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Nicotine Vaccines And Nanomedicine

Updated on October 4, 2012

Clouds Of Smoke

photo courtesy kevinrwalsh @ Flickr
photo courtesy kevinrwalsh @ Flickr

Stop Smoking Vaccine

Non-toxic nanoparticles can be of great assistance to immunologists looking for alternative vaccine delivery mechanisms in order to rid the vaccination process of the need for needles. Pulmonary vaccine delivery already looks like one such candidate due to the series of benefits that the needless process can have, and now researchers are proposing new methods to take things one step further. Supposedly non-toxic nanoparticles are being looked at for use in initiatives such as the anti nicotine vaccine which will help smokers rid themselves of the vice and improve society health rates in a proactive manner. It is an interesting use for vaccines which generally find themselves in the position to prevent diseases rather than curbing a person's vices. These addiction nanoparticles could eventually find themselves on a pharmacy shelf beside the anti drinking pills and other addiction assistants. An anti nicotine vaccine that renders this veritable disease of the mind before one has to chance to smoke long enough to really increase cancer risks and other health side effects is probably a welcome thing in a world where many nations coexist with the fact that smoking and nicotine is one of the top causes of death among citizens.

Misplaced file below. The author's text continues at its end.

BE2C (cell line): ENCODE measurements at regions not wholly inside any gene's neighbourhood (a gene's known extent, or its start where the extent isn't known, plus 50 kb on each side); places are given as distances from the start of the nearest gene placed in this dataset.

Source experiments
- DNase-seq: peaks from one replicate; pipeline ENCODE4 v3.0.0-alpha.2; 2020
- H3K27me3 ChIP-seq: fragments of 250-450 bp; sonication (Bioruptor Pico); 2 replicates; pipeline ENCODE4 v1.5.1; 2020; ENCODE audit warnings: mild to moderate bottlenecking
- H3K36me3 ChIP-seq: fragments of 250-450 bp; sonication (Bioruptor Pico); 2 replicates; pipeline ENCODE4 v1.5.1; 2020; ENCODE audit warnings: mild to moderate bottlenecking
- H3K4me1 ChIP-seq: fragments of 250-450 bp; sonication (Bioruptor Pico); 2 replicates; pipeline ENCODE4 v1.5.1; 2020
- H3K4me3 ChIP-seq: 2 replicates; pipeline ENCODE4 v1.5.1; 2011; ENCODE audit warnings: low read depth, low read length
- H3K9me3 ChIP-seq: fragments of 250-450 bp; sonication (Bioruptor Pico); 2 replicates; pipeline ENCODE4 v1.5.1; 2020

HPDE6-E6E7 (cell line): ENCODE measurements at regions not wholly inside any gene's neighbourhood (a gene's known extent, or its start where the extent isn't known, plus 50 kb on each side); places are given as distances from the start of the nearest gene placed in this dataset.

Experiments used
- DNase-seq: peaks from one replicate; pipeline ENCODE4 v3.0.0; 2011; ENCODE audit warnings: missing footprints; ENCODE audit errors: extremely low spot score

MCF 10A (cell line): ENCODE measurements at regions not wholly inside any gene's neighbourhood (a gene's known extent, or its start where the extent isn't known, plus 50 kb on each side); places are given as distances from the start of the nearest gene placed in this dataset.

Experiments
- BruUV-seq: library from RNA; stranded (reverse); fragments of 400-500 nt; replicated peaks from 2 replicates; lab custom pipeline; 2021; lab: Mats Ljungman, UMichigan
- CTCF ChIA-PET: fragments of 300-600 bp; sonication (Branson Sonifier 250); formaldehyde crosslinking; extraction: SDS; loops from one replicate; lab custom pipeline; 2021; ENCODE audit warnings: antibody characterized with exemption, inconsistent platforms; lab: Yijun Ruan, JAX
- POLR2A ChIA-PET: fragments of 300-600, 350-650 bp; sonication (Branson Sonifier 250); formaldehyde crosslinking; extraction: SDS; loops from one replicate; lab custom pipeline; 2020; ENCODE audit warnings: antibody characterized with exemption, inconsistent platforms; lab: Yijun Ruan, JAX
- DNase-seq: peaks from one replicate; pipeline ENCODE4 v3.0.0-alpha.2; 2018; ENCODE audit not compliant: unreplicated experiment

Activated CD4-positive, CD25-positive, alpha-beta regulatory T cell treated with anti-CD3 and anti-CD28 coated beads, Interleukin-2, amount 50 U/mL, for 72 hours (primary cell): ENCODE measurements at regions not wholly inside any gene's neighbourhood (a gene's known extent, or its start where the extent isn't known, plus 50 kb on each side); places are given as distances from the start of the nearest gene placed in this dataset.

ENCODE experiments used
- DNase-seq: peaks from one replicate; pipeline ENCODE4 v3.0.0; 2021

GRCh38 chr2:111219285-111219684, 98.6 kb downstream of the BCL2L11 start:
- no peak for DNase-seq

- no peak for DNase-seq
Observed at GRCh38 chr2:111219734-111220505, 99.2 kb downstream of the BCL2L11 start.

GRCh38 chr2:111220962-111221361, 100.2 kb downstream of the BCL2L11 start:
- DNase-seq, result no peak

Nanoparticles already exist within cigarette smoke itself and there is constantly research being done to decipher the numbers within the smoke which is an ever evolving toxic mixture of chemicals that most people would never willingly let enter their body if not for the short term benefit of satisfying the addiction. Now what if the smoker could take a vaccine of tested non-toxic nanoparticles that would aid with smoking cessation. That is precisely what Selecta Biosciences and a few other vaccine startups are looking to do with their new products. Building upon the principle that it is extremely hard to quit smoking despite the user knowing that it is a nasty an harmful habit to have, the company is trialing a vaccine method that implements engineered nanoparticles to create an immune response in the smoker that results in antibodies being attached to the nicotine molecules in the person's bloodstream. From there the nicotine has a tough time crossing the blood brain barrier due to the increased size of the nicotine molecule + non-toxic nanoparticle combo. Synthetic vaccines look to be a hot emerging field of nanotechnology as companies can now custom design their own models of vaccination without the need to rely on weakened strains of a virus or other organic material. It is a simple progressive step to assume that anti nicotine vaccines could soon lead to similar products for illegal drugs as well. One could imagine that the same thing could be done with the THC molecule of marijuana and likewise other illicit substances.